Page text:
kpc, all of the velocities should be scaled as v= V/[220 km/s] and all
of the positions should be scaled as x = X/[8 kpc] when using galpy’s
natural units.

For convenience, a utility module `bovy_conversion`

is included in
galpy that helps in converting between physical units and natural
units for various quantities. Alternatively, you can use the
`astropy`

units
module to specify inputs in physical units and get outputs with units
(see the next subsection below). For example, in
natural units the orbital time of a circular orbit at R=1 is
\(2\pi\); in physical units this corresponds to

```
>>> from galpy.util import bovy_conversion
>>> print(2.*numpy.pi*bovy_conversion.time_in_Gyr(220.,8.))
# 0.223405444283
```

or about 223 Myr. We can also express forces in various physical units. For example, for the Milky-Way-like potential defined in galpy, we have that the vertical force at 1.1 kpc is

```
>>> from galpy.potential import MWPotential2014, evaluatezforces
>>> -evaluatezforces(MWPotential2014, 1.,1.1/8.)*bovy_conversion.force_in_pcMyr2(220.,8.)
# 2.0259181908629933
```

which we can also express as an equivalent surface-density by dividing by \(2\pi G\)

```
>>> -evaluatezforces(MWPotential2014, 1.,1.1/8.)*bovy_conversion.force_in_2piGmsolpc2(220.,8.)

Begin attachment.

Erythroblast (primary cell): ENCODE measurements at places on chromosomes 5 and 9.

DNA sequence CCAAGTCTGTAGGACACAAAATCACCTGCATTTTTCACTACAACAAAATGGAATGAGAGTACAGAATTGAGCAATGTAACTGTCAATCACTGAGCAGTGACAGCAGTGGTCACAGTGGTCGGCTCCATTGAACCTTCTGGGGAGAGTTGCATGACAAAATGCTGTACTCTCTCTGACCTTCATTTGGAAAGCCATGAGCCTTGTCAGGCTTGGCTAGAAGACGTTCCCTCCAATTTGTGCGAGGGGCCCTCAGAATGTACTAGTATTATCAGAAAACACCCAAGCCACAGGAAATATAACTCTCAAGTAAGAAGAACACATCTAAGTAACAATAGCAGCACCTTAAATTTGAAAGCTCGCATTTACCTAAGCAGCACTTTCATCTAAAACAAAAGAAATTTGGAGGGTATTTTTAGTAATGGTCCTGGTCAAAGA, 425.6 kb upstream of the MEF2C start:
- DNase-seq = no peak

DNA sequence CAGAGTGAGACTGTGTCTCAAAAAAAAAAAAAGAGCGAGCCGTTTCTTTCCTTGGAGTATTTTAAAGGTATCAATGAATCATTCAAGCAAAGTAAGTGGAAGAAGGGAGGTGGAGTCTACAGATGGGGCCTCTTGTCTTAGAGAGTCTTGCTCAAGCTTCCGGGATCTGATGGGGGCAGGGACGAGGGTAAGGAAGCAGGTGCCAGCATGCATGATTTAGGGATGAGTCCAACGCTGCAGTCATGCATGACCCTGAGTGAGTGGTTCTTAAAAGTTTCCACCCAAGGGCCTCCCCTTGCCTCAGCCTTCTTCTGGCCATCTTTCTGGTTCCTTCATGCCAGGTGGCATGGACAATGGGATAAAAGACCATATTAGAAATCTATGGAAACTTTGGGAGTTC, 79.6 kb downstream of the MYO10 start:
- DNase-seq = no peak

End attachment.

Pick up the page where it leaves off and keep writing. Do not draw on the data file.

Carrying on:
# 71.658016957792356
```

Because the vertical force at the solar circle in the Milky Way at 1.1 kpc above the plane is approximately \(70\,(2\pi G\, M_\odot\,\mathrm{pc}^{-2})\) (e.g., 2013arXiv1309.0809B), this shows that our Milky-Way-like potential has a realistic disk (at least in this respect).

`bovy_conversion`

further has functions to convert densities,
masses, surface densities, and frequencies to physical units (actions
are considered to be too obvious to be included); see here for a full list. As a final example, the local dark
matter density in the Milky-Way-like potential is given by

```
>>> MWPotential2014[2].dens(1.,0.)*bovy_conversion.dens_in_msolpc3(220.,8.)
# 0.0075419566970079373
```

or

```
>>> MWPotential2014[2].dens(1.,0.)*bovy_conversion.dens_in_gevcc(220.,8.)
# 0.28643101789044584
```

or about \(0.0075\,M_\odot\,\mathrm{pc}^{-3} \approx 0.3\,\mathrm{GeV\,cm}^{-3}\), in line with current measurements (e.g., 2012ApJ…756…89B).

When `galpy`

Potentials, Orbits, actionAngles, or DFs are
initialized using a distance scale `ro=`

and a velocity scale
`vo=`

output quantities returned and plotted in physical
coordinates. Specifically, positions are returned in the units in the
table below. If `astropy-units = True`

in the configuration
file, then an astropy Quantity
which includes the units is returned instead (see below).

Quantity | Default unit |
---|---|

position | kpc |

velocity | km/s |

energy | (km/s)^2 |

Jacobi integral | (km/s)^2 |

angular momentum | km/s x kpc |

actions | km/s x kpc |

frequencies | 1/Gyr |

time | Gyr |

period | Gyr |

potential | (km/s)^2 |

force | km/s/Myr |

force derivative | 1/Gyr^2 |

density | Msun/pc^3 |

number density | 1/pc^3 |

surface density | Msun/pc^2 |